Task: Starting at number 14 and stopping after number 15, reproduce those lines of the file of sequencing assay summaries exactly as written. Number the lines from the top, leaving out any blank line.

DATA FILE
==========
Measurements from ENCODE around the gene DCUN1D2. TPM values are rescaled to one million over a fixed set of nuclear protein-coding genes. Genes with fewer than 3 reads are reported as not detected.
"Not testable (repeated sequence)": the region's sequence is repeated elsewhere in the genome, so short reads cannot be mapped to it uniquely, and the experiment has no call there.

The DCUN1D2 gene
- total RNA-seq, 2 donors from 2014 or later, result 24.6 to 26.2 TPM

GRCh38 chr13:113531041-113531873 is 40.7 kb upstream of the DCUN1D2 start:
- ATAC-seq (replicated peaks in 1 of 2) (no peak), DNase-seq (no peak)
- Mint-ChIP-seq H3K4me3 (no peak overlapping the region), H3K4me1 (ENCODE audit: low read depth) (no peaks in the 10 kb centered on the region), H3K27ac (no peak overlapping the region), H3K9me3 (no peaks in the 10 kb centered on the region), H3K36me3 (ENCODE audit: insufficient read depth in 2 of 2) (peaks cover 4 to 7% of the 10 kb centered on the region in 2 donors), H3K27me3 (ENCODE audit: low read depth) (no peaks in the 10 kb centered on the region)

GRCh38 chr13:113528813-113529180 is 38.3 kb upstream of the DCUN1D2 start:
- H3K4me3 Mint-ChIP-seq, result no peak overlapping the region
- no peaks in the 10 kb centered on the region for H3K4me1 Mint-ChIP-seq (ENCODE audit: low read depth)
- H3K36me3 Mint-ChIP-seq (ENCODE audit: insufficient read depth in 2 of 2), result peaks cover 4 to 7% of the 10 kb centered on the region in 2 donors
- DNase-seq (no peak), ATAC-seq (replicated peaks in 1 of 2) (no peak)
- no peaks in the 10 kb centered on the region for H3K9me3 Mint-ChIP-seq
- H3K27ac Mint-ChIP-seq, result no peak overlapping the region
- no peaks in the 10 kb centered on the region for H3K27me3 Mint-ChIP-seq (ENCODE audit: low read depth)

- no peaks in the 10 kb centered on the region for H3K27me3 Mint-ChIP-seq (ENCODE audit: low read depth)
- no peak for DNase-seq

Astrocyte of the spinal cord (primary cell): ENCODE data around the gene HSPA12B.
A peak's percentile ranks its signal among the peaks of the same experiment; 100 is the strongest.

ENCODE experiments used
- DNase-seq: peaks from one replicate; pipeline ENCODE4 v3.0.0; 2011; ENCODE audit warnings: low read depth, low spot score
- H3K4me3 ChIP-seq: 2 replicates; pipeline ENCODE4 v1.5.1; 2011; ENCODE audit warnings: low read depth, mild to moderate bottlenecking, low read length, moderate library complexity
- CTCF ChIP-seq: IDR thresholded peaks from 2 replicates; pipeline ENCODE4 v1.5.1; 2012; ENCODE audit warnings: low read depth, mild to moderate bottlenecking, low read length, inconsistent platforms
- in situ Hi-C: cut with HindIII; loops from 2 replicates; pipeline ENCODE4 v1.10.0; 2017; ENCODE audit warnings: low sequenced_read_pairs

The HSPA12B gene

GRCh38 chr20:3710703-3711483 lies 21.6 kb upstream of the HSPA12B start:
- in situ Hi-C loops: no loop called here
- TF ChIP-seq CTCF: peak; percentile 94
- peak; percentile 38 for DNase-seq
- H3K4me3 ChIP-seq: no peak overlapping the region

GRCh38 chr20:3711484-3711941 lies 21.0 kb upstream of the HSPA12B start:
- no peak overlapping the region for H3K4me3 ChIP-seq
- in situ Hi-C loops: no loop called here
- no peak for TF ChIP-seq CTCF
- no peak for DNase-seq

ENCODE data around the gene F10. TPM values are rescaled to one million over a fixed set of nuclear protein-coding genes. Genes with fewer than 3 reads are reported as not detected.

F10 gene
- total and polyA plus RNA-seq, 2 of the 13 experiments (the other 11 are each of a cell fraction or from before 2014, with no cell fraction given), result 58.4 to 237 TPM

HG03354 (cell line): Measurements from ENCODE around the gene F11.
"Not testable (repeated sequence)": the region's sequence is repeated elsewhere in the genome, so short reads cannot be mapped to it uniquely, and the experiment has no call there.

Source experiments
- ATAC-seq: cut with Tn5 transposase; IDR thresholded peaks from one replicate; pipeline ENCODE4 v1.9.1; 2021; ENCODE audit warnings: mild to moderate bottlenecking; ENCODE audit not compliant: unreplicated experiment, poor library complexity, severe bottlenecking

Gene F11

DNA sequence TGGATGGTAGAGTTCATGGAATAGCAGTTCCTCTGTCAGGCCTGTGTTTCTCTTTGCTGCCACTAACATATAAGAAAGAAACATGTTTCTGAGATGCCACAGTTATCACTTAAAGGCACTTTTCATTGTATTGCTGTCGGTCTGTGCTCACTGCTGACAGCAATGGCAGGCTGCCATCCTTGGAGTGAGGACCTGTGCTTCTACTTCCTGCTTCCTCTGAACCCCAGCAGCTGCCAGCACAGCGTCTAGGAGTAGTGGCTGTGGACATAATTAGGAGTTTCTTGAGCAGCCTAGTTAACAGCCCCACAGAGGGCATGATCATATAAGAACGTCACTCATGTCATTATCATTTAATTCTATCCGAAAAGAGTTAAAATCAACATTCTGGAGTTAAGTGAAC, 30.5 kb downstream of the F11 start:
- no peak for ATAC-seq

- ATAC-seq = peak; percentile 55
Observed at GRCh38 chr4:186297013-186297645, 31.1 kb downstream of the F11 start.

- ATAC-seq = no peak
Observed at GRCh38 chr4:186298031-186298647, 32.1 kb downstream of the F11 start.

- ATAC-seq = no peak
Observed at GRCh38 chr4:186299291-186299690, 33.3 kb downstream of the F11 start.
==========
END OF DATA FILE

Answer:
- H3K27ac Mint-ChIP-seq, result no peak overlapping the region
- no peaks in the 10 kb centered on the region for H3K27me3 Mint-ChIP-seq (ENCODE audit: low read depth)